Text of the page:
So, What’s In Denis Donaldson’s Journal?

In The Broken Elbow the mystery of the diary of the late Denis Donaldson is probed by Ed Moloney.

Flanked by Martin McGuinness and Gerry Adams, Denis Donaldson admits to having been an RUC informer

So, What’s In Denis Donaldson’s Journal?

An intriguing question, yes?

I hadn’t realised that when dissident gunmen killed former Provisional IRA and Sinn Fein activist Denis Donaldson in April 2006, the outed British spy was in the midst of writing a ‘private journal’ which his family seem to believe could shed light on who outed him as an agent, and why.

The family’s solicitors, Madden & Finucane issued a statement yesterday, marking the tenth anniversary of his death, in which they urged the Irish police to release the journal to the Police Ombudsman’s office in Belfast. The Ombudsman, they say, is pursuing a ‘definite line of enquiry’ concerning the identity of who outed him.

Donaldson, who had been seconded to Noraid’s offices in New York in the late 1990’s where he was first suspected of being an informer, was arrested in 2002 when the RUC disrupted an IRA spy network based at the Stormont parliamentary complex.

Donaldson’s home was raided and a cache of documents retrieved, including, it is believed, a copy of a jail journal written by UDA double agent, Brian Nelson which had been stolen from his jail cell at Crumlin Road prison.
Sunday World journalist, Hugh Jordan tracked Donaldson to his Glenties cottage in March 2006, when this photo was taken

Three years later Donaldson’s trial collapsed when prosecutors were obliged to reveal to lawyers for other defendants that their co-accused was a British government agent. Gerry Adams announced the news on RTE and Donaldson then claimed he had been turned when compromised during ‘a vulnerable’ period in his life.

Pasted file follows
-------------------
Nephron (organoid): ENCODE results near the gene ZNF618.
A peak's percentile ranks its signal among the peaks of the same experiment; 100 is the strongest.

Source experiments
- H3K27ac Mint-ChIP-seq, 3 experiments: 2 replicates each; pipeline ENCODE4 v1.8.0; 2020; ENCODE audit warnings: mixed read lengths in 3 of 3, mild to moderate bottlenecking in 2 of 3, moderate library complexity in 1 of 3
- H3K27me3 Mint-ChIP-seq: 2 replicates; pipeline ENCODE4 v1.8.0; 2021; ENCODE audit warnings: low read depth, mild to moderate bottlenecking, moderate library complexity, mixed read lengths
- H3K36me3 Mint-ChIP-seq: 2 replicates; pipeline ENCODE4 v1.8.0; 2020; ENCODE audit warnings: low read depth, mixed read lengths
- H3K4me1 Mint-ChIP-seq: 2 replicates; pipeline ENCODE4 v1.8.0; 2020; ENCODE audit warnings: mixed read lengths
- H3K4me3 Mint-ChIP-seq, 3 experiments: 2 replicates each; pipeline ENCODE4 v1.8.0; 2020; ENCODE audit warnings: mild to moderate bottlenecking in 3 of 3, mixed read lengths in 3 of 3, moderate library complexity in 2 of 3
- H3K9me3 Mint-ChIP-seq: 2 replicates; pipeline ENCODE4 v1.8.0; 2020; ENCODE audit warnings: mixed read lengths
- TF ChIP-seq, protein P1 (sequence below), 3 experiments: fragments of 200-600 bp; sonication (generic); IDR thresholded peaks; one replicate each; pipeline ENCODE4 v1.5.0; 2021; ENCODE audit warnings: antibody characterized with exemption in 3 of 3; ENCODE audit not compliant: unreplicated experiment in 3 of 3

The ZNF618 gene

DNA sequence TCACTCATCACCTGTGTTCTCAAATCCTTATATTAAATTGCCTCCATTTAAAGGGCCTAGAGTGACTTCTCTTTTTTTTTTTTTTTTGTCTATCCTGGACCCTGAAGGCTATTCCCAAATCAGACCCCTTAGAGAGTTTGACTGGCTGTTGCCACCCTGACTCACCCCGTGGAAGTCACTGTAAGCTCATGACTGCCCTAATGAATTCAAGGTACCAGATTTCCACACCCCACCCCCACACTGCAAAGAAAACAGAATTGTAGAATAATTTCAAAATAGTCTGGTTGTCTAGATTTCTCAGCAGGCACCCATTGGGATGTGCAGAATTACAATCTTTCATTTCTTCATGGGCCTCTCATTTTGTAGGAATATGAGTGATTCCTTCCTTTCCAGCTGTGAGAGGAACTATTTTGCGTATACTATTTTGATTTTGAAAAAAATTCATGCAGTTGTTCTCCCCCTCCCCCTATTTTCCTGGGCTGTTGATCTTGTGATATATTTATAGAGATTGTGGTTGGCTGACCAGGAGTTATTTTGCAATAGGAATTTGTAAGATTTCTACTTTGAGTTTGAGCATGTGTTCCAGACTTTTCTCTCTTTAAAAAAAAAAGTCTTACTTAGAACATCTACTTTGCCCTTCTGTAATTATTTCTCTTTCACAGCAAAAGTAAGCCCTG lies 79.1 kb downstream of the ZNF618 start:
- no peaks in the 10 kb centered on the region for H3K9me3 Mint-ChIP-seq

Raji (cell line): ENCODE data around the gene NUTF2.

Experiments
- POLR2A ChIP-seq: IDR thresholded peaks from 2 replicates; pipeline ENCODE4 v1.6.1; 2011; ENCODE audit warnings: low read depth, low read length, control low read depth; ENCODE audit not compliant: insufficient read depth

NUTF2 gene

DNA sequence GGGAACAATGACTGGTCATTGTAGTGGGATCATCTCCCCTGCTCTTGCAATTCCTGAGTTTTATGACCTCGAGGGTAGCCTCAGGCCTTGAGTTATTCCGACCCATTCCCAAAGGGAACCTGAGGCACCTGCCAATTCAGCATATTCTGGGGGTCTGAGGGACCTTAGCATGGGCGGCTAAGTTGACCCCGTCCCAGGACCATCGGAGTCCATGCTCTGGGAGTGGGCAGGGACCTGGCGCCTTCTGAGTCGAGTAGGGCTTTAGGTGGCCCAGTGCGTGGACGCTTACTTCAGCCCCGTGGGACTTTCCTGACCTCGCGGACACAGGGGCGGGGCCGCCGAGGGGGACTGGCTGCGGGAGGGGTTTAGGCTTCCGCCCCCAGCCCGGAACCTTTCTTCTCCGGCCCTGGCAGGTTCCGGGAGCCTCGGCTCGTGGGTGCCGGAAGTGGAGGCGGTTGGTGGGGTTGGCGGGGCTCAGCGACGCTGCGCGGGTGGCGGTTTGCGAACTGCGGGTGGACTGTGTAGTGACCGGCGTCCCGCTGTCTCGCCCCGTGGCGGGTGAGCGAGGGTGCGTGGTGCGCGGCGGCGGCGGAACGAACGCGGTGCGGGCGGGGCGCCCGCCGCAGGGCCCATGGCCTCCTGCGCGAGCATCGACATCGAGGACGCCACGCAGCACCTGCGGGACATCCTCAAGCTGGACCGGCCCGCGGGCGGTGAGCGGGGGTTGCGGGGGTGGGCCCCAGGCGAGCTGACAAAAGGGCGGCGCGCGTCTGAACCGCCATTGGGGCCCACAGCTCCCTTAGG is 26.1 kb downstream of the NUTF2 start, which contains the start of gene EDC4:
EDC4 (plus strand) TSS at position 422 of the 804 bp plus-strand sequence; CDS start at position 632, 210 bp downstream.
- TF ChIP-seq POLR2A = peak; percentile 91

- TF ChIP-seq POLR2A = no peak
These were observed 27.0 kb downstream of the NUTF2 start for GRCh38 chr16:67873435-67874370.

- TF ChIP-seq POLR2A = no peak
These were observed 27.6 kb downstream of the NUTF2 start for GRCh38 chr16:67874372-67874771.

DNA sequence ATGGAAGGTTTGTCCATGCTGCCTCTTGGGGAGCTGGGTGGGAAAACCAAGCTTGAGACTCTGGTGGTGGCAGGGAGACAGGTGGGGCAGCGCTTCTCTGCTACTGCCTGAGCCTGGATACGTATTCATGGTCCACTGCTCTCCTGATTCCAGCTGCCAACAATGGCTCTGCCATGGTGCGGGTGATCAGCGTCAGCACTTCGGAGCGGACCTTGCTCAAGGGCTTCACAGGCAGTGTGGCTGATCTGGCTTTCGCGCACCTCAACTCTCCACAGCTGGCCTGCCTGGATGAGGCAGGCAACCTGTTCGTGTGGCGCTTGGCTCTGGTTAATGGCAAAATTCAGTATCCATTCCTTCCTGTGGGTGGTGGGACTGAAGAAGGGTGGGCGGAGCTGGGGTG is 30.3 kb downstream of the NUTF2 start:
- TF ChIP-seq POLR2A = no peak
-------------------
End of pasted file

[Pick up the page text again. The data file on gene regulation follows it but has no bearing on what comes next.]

Irish government sources have told of their belief that Donaldson was the victim of a gay honey-trap set by British intelligence during one of Donaldson’s trips to the Middle East. He visited the Lebanon in the late 1980’s in an effort to secure the release of Belfast hostage, Brian Keenan who was held by pro-Hezbollah guerillas.

After confessing his secret past Donaldson went into hiding and sought refuge in a family-owned cottage near Glenties, Co Donegal. He was found there shot to death, apparently by Real IRA assailants who used a shotgun to avoid ballistics traces, on April 4th, 2006.

Had his killers paused to search the cottage they might have found the unfinished journal. Instead it fell to an Garda Siochana to make that discovery.

The document, and its secrets, would be disclosed if an inquest was to be held but so far the Irish police have successfully sought adjournments on no less that eighteen occasions.
A young Denis Donaldson poses with Bobby Sands in Long Kesh

The Donaldson family are now asking the Gardai to give the document to the Ombudsman’s office.

As to whose interests the Irish police are protecting by withholding the journal those of British intelligence would be high on most people’s list. There are strong rumours of a major rift at the time of Donaldson’s arrest between MI5, who wanted Donaldson left untouched, and the then head of Belfast RUC Special Branch who suspected that Donaldson had been holding back on his handlers, and may even have decided to no longer co-operate with them.

If true, then the outing of Denis Donaldson may have been done pour encourager les autres. Is this the secret that an Garda Siochana is protecting for the British?

By the way, good luck with all that dealing with the past!


  1. Would make sense, given that Donaldson was the suspected 'Sinn Fein' entry to that notorious brothel in London.

    Looks like the spooks saw that and set-up a blackmail operation. Question remains, who else have they compromised? Who may have been naughty overseas? Or even closer to home?

    Answers on a postcard, to Connolly House, 147 Andersonstown Rd, Belfast, County Antrim BT11 9BW.

  2. Cant see holding back information being an issue with Donaldson and his handlers. There was doubt being cast over others and someone high up needed to be thrown to the wolves to protect these others....job done.

  3. Frightening stuff but never underestimate your enemy British or Irish